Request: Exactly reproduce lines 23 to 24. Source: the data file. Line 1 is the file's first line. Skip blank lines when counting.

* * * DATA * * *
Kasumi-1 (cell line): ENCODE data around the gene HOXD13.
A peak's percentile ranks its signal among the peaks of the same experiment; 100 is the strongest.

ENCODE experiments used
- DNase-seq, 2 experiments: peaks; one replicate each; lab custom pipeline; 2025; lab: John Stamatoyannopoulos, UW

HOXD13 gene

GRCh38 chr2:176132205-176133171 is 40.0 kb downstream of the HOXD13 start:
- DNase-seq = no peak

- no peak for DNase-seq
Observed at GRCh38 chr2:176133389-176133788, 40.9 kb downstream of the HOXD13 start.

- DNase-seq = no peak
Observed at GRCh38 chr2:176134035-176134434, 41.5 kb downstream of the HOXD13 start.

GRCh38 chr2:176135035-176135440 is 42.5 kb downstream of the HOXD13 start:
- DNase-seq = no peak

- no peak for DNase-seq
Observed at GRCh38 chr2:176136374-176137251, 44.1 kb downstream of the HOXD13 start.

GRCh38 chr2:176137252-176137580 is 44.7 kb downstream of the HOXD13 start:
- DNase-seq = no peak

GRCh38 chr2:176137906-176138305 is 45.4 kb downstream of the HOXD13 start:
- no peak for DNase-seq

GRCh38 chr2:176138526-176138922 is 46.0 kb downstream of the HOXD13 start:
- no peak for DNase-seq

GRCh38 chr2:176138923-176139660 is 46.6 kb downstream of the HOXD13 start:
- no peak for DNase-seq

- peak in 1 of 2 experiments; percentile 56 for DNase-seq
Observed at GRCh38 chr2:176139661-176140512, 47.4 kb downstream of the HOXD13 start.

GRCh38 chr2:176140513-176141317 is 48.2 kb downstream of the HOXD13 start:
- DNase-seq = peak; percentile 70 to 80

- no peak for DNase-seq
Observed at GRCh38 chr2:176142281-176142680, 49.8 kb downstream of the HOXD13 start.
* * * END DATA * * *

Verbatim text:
- no peak for DNase-seq

- peak in 1 of 2 experiments; percentile 56 for DNase-seq